Need to send an email but have no WiFi? Take your pooch for a walk in the park and you’re on your way to free global Interweb, at least in Mexico.
Well of course this is no daily challenge for most of us as we work in the park, but the Mexican internet portal Terra still managed to delight passers-by with this funny intervention and created a short clip to further explain the (not so serious) thinking behind it.
For every gram of dog poo that owners dispose in the allocated containers, a certain amount of free WiFi minutes are being offered generously for anybody in the park who is looking for internet access. Seems to me that everybody is happy because it works on three levels: we all enjoy a poo free park (which should be the case anyways with responsible dog owners, like myself), dog owners can contribute by “paying it forward” (lol) and those looking for free internet access benefit from the responsible dog owners. What a great idea, bounded to attract a lot of media attention!
With this intervention, Terra delights, entertains and solves two problems at the same time, while communicating their core service (internet access) in a hilarious way, making everybody smile. I wonder if there was a social media component to transport the event to others.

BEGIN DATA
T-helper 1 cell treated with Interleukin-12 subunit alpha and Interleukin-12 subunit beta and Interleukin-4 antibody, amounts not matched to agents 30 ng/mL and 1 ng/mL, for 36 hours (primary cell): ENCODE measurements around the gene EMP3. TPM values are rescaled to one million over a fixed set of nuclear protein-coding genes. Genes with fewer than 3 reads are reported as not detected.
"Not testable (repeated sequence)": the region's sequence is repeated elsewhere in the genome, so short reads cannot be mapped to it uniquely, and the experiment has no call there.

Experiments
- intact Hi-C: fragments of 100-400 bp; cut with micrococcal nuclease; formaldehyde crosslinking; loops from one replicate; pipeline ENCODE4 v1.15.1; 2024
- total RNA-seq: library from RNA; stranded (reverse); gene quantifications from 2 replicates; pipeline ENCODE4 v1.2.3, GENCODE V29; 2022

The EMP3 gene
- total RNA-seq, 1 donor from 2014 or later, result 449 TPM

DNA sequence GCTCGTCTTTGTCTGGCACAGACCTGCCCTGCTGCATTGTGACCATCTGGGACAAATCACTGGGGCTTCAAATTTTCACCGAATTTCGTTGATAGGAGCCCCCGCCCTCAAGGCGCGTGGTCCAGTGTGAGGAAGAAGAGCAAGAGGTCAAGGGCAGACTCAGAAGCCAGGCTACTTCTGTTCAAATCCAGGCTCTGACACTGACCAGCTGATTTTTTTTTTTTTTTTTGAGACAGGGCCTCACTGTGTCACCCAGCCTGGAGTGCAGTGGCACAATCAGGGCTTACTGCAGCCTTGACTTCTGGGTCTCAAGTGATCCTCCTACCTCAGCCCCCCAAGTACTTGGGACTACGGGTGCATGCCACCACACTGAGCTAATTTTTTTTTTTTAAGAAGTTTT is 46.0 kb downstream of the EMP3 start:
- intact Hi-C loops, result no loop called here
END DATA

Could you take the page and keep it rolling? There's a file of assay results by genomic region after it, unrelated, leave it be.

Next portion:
April 5, 2012 § Leave a comment
Imagine you’re 6 years old, you don’t feel well and your mom takes you to a hospital for the first time.
On top of really not feeling well, you’re in this unfamiliar and big scary place, not knowing what will happen to you. As you sit down in the waiting room you notice some colorful lines that move over the wall and you want to find out what this is all about. You discover you can actually play with the lines, move them around, and as you do that you hear sounds. Before you know it you make music and another kid you did not know before joins you and together you discover a new and exciting way to play and have fun with music. Suddenly the hospital doesn’t seem to scary anymore and you also think you feel much better.
Something along those lines must have been the thinking behind a new interactive wall at the Saint-Justine, a mother-children’s Hospital here in Montreal. In an attempt to make the waiting room area more inviting and less boring or scary, Montreal-based Moment Factory (who were also responsible for the spectacular visuals and stage design of Madonna’s half time show at the Super Bowl) conceived this interactive wall, inviting children to discover their creative side, playing with sight, sounds, colors and movement. All this can be done by several children at the same time, enabling them to explore, discover and create together.
What a great way to engage children around art in an environment that most of us associate with discomfort and suffering, creating new associations, potentially turning a hospital visit into a more positive and playful expereince, at least partly. Another inspiring example where art can improve the quality of life, and in return help the Saint-Justine Hospital to offer better services.